Why do you love it? Due to the “silent extinction” that the species is now facing. Tusk Task Force is the only USA-based NGO focusing on giraffes (along with the elephant and the rhino) as part of its wildlife conservation mission.

What are the threats to the giraffe? Pervasive poaching of giraffe has been reported in the Democratic Republic of Congo, Kenya, and Tanzania with heads and bones believed to be sold for $140 USD each. Bush meat also provides a substantial source of income for impoverished rural communities in rural Africa.

Giraffes are poached for their brains and bone marrow, sold as fake cure for HIV, AIDS and cancer in China and Vietnam by smugglers. Giraffe tails are poached to make bracelets, necklaces, and other jewellery. In Tanzania and the Congo, giraffes are killed by wildlife terrorists for food while they poach for elephants and rhinos, making poaching a triple-threat to three species at the same time. Giraffes are also suffering as a result of indiscriminate killing for ivory. The “silent extinction” of giraffes is exacerbated by habitat destruction due to deforestation, development, and farming.

What are you doing to save it? Our vision and mission to save the species are three-fold: Advocacy, Protection, and Research. Along with the UK-based Giraffe Conservation Foundation (GCF) and the Giraffe Conservation Alliance (GCA), we aim to improve the giraffe’s population outcomes that is free from harm, due to human conflict and human violence.

Advocacy:

  • Build public awareness through consulting, education, public relations, and research
  • Influence public policy channels by supporting legislation supporting giraffe conservation on the international, national, state, and local levels
  • Ally and consult with other advocates and NGOs on their targeted giraffe conservation campaigns
  • Deliver public policy advocacy resources and to advocates and/or individuals at the grassroots level through our Tusk Ambassadors™ program
  • Support global advocates on all levels, aligned with our mission, promoting giraffe conservation

Protection:

  • Allocate tactical and operational resources to wildlife park rangers protecting giraffes
  • Execute direct and in-direct force protection programs through our Tusk Defenders™ program
  • Partner with other NGOs to help with their anti-poaching and giraffe conservation efforts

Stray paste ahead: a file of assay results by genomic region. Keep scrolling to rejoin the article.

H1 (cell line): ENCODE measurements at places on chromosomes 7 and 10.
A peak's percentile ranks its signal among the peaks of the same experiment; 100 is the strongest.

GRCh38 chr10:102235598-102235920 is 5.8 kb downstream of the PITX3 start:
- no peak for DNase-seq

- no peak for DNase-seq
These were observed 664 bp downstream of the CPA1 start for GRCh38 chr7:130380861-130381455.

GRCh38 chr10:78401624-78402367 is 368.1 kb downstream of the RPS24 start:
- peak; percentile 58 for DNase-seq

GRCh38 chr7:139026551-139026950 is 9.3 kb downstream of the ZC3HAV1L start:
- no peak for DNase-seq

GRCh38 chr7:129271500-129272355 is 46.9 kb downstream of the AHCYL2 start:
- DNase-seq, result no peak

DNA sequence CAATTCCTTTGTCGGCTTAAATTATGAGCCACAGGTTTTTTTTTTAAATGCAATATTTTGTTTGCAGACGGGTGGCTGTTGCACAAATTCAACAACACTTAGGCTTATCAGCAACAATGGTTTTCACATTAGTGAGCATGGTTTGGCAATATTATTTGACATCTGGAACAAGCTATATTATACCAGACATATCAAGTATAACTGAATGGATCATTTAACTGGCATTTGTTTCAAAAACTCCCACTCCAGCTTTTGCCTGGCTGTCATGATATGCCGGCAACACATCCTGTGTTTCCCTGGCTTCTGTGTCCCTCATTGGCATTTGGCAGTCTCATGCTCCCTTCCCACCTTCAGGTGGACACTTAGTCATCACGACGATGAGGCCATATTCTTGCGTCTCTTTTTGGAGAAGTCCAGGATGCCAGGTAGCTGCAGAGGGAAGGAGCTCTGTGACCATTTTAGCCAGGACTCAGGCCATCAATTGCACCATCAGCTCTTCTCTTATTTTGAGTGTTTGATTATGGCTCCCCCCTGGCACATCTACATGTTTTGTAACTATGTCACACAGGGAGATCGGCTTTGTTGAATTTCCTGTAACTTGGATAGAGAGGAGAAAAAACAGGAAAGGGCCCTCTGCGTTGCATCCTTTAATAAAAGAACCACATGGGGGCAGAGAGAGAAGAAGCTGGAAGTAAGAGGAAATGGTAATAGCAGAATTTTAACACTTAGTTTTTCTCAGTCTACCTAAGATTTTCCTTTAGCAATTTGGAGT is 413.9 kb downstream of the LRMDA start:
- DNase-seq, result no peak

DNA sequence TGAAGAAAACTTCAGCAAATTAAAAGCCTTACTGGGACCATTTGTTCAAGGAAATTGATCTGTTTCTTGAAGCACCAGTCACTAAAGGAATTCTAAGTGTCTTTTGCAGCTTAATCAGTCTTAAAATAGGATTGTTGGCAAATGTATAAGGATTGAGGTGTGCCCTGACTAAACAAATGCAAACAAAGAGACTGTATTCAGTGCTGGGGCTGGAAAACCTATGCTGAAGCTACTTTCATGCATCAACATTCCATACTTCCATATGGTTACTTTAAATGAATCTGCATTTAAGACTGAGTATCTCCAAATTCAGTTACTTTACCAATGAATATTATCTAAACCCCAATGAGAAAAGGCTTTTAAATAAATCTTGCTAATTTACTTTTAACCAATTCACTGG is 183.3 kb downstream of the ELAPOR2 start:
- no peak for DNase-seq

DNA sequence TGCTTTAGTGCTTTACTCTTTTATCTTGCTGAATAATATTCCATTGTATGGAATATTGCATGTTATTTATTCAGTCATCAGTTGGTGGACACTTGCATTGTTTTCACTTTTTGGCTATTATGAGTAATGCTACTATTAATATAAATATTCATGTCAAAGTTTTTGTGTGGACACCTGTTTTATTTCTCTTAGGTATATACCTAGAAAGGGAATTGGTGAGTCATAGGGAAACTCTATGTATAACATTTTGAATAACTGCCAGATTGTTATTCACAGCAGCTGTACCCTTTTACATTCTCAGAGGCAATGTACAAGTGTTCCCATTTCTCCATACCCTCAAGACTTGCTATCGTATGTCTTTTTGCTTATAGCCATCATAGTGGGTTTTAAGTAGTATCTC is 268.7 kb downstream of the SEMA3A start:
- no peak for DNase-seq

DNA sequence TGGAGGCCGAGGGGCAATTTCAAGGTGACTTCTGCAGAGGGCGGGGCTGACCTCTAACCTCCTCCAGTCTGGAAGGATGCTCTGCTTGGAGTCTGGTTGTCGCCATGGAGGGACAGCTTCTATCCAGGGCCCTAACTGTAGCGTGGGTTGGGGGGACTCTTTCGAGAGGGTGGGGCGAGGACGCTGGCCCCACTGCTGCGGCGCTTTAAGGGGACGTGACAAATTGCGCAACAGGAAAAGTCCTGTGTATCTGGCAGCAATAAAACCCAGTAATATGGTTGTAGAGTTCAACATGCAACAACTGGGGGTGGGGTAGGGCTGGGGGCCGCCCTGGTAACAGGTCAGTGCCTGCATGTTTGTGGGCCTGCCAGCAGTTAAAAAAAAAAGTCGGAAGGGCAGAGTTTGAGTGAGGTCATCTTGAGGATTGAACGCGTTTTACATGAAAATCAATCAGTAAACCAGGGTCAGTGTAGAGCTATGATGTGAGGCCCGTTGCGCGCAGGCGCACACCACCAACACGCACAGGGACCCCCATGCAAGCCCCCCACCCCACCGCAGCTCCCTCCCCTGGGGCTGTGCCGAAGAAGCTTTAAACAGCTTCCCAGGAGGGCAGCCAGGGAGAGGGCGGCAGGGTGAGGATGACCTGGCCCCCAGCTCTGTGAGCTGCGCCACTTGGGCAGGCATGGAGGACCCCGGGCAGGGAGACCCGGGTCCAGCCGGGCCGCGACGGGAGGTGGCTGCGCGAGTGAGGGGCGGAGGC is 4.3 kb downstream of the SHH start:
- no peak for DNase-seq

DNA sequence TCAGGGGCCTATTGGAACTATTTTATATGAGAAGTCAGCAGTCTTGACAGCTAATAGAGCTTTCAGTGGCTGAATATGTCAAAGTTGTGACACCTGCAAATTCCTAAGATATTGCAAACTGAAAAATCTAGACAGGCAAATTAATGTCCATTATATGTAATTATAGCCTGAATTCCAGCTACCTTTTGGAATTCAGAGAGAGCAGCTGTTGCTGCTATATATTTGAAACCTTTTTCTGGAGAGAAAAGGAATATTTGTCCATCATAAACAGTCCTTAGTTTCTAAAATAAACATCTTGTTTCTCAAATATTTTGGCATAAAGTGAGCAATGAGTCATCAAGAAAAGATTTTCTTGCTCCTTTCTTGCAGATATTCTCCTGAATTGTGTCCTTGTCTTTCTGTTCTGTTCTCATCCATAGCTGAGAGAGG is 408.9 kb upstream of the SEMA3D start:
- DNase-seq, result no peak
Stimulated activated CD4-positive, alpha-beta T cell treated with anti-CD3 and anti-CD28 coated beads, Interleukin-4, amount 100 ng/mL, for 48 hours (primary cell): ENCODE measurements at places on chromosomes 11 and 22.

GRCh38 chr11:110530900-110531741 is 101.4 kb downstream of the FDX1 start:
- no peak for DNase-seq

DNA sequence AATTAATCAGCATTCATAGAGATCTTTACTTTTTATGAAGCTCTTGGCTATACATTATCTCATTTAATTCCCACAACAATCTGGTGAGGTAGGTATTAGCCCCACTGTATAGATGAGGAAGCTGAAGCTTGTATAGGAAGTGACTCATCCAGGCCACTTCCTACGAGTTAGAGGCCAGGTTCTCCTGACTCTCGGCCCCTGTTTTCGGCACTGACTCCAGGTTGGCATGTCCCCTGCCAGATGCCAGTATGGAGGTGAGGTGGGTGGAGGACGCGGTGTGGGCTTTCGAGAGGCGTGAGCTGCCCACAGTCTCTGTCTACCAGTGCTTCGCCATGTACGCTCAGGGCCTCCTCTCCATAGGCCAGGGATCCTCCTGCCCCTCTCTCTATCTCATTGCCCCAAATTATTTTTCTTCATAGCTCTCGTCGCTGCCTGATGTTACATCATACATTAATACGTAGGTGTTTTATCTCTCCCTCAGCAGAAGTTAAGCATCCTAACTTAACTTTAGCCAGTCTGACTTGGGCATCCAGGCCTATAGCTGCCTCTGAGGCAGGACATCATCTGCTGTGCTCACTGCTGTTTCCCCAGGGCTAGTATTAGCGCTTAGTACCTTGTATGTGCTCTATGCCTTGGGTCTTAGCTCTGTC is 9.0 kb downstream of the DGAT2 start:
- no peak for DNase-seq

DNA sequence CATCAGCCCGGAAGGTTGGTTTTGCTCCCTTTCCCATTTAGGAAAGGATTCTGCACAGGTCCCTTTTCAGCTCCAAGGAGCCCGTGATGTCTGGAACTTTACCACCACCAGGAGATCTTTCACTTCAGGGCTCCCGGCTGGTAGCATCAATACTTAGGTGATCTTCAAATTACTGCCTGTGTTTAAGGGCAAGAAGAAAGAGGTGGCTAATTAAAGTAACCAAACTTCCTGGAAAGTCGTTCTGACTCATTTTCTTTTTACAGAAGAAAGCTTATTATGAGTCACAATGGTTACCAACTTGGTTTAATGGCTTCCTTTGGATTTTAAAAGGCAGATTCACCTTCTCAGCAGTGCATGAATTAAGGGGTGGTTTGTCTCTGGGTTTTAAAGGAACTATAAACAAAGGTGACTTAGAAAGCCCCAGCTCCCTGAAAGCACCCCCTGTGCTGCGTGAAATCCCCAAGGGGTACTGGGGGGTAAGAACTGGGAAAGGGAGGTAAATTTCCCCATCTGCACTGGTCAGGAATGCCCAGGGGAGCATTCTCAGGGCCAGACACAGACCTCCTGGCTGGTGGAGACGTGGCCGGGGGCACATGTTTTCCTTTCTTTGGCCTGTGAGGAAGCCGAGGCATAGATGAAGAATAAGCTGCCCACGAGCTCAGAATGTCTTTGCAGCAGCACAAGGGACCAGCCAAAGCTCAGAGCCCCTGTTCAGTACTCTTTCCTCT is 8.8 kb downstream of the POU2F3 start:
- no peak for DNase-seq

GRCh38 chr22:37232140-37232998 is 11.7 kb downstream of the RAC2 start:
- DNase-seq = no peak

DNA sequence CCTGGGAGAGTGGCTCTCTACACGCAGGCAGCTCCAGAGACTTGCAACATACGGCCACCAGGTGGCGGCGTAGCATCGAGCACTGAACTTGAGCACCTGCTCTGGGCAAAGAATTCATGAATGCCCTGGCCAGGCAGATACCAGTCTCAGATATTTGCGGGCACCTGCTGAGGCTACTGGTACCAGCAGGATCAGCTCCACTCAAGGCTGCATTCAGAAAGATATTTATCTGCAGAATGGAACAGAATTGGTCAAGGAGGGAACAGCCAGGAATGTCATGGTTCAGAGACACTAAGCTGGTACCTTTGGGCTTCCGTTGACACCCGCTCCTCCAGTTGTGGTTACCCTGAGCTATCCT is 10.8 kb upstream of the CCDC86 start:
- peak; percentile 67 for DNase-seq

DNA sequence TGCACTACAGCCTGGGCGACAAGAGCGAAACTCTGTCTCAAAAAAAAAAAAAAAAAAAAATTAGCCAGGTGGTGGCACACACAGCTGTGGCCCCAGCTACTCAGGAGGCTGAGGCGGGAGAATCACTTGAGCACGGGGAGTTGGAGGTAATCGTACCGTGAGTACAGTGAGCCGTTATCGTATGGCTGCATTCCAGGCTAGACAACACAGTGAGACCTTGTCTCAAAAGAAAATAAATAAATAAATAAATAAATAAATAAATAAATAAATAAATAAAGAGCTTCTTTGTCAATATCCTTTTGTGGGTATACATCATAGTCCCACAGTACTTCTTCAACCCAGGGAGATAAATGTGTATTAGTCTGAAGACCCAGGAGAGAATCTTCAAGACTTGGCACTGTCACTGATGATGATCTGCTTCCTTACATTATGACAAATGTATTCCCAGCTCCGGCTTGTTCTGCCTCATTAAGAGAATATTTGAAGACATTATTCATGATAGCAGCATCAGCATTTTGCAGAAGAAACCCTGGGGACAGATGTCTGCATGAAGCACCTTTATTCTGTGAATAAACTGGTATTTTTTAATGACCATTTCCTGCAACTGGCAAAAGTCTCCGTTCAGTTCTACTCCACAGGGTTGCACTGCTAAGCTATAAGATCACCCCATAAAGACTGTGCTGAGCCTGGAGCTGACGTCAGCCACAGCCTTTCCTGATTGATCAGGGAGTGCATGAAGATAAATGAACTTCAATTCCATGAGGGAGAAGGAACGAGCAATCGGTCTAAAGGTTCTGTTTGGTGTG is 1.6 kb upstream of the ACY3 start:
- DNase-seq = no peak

• Ally with technology firms to enhance innovative tools to combat poaching of giraffes
  • Collaborate with other NGOs to support a vibrant wildlife economy instead of a violent extinction economy that includes humanitarian aid to communities affected by poaching

Research:

  • Provide a comprehensive repository of intelligence on the subject including the DoW or DATA on Wildlife™ (Database of All Terrorist Activities on Wildlife) with regards to giraffe population
  • Compile, analyse, provide, and share intelligence of giraffe casualties to all advocates and NGOs
  • Promote data-driven and knowledge-based approach to help us address solutions to alleviate giraffe mortality rates
  • Authenticate with intelligence sources to confirm information regarding general and specific wildlife terrorism events on giraffes
  • Corroborate each source of intelligence we acquire using “triangulation” or “five points” methodology to make sure that the source is as accurate as possible.

Find out more about the work of Tusk Task Force

Did you know the okapi is the giraffe’s closest relative? Find out more about the okapi on Arkive

VOTE NOW!

 

Jun 26

Arkive’s Week in Review — Wildlife News

ICYMI: Arkive has compiled some of the biggest and most interesting headlines from this week.

Article originally published on Friday, Jun 19, 2015

Hawk-moths are capable of slowing their brains to stay in rhythm with their environment

Oleander-hawk-moth-on-oleander-flowers

Oleander hawk-moth on oleander flowers

Hawk moths can slow parts of their brain in order to adjust to changes in their environment. They operate with slower visual processing in low light conditions.

View original article

Article originally published on Saturday, Jun 20, 2015

North American ‘ghost cat’ extinct, Fish and Wildlife Service states

Puma-swimming

Puma swimming

The eastern cougar was last seen in the 1930s, and had been placed on the endangered species list in 1973. In 2011, this subspecies of the cougar was listed as extinct. The Fish and Wildlife Service has now officially declared the eastern cougar extinct.

View original article

Article originally published on Sunday, Jun 21, 2015

Protest over video showing men ‘surfing’ on top of whale shark

Whale-shark

Whale shark

An online video has surfaced of two men surfing on a whale shark. The Marine Conservation Institute has condemned the act as ‘unacceptable’. Meanwhile the Marine Connection has called for these men to be ‘brought to justice’.

View original article

Article originally published on Monday, Jun 22, 2015

Wolves, monkeys: Hunting allies in Ethiopia

Ethiopian-wolf-yawning

Ethiopian wolf yawning

Apparently, Ethiopian wolves are more successful at catching their prey (i.e. rodents) when they are with the geladas. Researchers hypothesize that these monkey herds flush out the rodents or the rodents do not notice the wolves when the monkeys are present.

View original article

Male-gelada

Male gelada

Article originally published on Tuesday, Jun 23, 2015

Cat update: Lion and African golden cat down, Iberian lynx up

Iberian-lynx-at-rest

Iberian lynx at rest

The West African lion has been declared critically endangered with only 121-375 mature lions remaining. Meanwhile, the African golden cat has been moved from near threatened to vulnerable primarily due to deforestation and poaching.  On a more positive note, the Iberian lynx is no longer critically endangered and is now only endangered with 156 mature lynx roaming Spain and Portugal.

View original article

African-golden-cat-female

African golden cat female

Article originally published on Wednesday, Jun 24, 2015

New species: Hairy-chested yeti crab found in Antarctica

Shore-crab-dorsal-view